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Take a fresh approach for better results in 2014

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Billy Horschel of the United States poses on the 18th green after winning both the TOUR Championship by Coca-Cola and the FedExCup Playoffs at the East Lake Golf Club on September 14, 2014 in Atlanta, Georgia. (Photo by Kevin C. Cox/Getty Images)  - 

With the arrival of 2014, there is excitement and anticipation of better things to come, and on the golf course that hopefully means longer drives, a better ball flight and lower scores.

Did your game improve this past year? Did your scores go down or were you stuck in the same range as you always are? Is something specific holding you back from playing good golf?

Doing the same things will produce the same results, so maybe you should try something different this year.

Here are a few areas on which you can focus when it comes to making some changes in the New Year:

• Find a coach and take lessons. Taking a lesson can help you identify what the priorities are for improvement in your game. Spend time after the lesson getting in plenty of reps on your swing changes. It takes time to create new habits so be patient and persistent. Follow-up lessons with your coach can ensure that you are accurate with your changes, and the feedback is valuable to the learning process.

• Establish goals and develop a plan for your game this year. Maybe you would like to hit two more greens per round and improve your up-and-down percentage. Plan your practice time based on your goals. Every time you practice, you should have a specific goal in mind, whether you are working on a swing change or trying to reduce your number of three-putts. I suggest to students that they work to improve the two weakest parts of their game.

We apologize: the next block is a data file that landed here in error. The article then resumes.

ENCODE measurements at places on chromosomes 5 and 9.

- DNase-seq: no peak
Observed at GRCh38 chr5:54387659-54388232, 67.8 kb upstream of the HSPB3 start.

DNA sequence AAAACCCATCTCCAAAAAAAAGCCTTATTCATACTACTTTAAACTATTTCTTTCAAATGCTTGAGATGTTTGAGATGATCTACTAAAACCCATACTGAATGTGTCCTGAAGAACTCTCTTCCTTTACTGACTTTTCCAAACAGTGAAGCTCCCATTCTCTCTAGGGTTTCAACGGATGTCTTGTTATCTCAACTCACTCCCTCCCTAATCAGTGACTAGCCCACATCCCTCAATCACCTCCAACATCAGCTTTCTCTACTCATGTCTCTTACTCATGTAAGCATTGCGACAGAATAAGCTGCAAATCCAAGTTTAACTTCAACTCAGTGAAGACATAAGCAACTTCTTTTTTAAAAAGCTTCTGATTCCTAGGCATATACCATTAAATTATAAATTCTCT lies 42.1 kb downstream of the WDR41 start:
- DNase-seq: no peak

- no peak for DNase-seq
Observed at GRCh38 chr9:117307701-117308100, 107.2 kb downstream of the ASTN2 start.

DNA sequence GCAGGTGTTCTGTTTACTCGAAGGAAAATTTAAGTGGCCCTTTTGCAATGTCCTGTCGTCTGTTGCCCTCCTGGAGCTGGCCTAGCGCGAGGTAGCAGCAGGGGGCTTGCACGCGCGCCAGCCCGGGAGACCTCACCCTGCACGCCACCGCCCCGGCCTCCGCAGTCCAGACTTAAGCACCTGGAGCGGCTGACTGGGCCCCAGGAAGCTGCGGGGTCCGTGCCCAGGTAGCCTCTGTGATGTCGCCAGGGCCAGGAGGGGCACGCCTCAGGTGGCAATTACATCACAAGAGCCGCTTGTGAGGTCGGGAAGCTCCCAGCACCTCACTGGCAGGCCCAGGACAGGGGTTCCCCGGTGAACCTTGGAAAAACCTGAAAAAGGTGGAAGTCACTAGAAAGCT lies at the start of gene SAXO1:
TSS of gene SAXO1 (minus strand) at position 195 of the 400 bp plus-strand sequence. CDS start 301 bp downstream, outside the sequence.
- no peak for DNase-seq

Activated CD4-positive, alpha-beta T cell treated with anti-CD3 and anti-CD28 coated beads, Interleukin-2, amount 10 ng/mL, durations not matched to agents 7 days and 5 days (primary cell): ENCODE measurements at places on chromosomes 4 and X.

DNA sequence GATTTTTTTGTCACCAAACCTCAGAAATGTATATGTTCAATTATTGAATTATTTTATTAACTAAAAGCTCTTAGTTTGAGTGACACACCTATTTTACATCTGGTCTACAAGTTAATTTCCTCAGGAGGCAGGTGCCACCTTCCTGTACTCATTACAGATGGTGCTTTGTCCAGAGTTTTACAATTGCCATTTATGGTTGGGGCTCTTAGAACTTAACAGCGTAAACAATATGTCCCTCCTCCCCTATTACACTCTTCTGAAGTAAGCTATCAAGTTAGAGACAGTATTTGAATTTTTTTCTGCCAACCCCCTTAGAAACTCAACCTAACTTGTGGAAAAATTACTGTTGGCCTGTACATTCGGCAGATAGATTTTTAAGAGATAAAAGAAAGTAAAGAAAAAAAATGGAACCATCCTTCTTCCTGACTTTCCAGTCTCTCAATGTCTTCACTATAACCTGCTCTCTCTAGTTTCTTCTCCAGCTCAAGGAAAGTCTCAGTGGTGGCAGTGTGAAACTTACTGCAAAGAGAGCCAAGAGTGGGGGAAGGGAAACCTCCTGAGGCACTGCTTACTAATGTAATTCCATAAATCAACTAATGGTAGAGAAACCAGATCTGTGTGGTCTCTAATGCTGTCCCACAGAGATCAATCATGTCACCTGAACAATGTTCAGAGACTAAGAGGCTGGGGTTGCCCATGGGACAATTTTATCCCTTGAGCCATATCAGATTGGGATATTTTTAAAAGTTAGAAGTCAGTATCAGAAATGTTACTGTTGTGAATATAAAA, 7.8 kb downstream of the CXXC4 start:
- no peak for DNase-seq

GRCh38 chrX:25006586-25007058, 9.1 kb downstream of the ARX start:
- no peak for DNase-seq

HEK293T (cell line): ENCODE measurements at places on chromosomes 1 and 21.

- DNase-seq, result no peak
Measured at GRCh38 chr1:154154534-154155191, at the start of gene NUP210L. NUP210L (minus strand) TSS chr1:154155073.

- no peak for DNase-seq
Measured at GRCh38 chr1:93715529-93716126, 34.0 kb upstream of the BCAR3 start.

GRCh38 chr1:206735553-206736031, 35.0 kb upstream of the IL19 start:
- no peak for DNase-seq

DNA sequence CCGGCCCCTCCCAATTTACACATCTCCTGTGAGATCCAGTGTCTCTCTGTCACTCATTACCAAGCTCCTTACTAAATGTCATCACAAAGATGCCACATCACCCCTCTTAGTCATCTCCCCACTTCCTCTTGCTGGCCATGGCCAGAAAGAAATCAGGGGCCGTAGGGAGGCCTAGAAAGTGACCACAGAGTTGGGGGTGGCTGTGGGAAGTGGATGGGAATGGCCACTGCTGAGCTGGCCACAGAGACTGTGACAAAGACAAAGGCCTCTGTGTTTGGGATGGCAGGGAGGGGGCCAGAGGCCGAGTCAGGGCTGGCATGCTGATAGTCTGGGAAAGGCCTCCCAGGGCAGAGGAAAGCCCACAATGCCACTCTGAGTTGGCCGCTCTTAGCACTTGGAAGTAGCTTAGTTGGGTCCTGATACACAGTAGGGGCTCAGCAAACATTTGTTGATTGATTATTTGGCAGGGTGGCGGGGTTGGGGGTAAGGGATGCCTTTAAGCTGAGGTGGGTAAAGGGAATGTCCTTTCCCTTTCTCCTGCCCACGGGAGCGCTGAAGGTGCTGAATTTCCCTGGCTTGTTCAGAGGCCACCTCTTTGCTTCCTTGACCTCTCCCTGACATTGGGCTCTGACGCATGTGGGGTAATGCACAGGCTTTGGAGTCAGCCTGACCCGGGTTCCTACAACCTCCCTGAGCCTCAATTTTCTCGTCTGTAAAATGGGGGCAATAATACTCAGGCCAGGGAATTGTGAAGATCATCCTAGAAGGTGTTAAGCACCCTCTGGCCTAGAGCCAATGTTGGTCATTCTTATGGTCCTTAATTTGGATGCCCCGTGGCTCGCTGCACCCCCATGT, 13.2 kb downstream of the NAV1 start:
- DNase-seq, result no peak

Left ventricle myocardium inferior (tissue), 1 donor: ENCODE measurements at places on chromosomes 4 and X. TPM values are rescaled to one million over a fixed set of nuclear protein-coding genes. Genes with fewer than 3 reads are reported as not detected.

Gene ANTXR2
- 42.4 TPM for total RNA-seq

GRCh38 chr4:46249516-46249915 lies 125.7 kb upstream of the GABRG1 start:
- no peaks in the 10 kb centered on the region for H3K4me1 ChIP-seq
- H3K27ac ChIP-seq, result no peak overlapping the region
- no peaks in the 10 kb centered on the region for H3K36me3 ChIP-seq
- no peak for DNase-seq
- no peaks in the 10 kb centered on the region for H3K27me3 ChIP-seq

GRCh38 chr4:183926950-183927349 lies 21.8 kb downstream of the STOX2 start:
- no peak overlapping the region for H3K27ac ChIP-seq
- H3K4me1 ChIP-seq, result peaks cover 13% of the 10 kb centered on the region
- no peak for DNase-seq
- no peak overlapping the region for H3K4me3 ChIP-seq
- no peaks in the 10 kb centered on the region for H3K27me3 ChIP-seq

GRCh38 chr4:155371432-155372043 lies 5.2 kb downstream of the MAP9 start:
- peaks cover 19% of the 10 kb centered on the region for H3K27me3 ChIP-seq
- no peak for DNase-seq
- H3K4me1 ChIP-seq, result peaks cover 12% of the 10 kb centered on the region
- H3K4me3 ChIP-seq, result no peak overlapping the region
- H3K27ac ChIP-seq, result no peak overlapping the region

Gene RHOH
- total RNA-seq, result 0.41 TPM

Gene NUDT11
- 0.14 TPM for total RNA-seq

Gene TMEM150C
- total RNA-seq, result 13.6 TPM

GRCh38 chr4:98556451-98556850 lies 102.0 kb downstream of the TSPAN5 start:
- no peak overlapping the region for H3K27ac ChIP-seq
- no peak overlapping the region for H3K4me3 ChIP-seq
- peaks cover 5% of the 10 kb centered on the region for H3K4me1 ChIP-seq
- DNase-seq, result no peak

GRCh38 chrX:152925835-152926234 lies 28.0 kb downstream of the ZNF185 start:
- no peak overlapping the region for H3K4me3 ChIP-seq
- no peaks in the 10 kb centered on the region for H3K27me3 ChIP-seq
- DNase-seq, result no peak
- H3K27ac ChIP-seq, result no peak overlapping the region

• Keep stats. What can be measured can be improved. Keeping your stats can help you identify what areas need the most work. If you are averaging 34 putts per round with an average of four three-putts, you can set a goal of reducing the total number of putts per round, as well as the three-putts, and build your practice plan around these goals. Stats also can be a great measuring tool to see if your hard work is paying off.

• Work on your short game. Many golfers, when practicing, only work on the full swing. Split your time between the full swing and short game. Commit to working on your short game first when you arrive at the course. For many golfers, improving their short game is quickest way to lower scores.

"School of Golf" host Martin Hall says, “If you keep doing what you've been doing then you'll keep getting what you've been getting.”

So make the commitment to do something different this year and you will see the improvement you're looking for.

More more tips from Golf Channel to help you with your game, click here.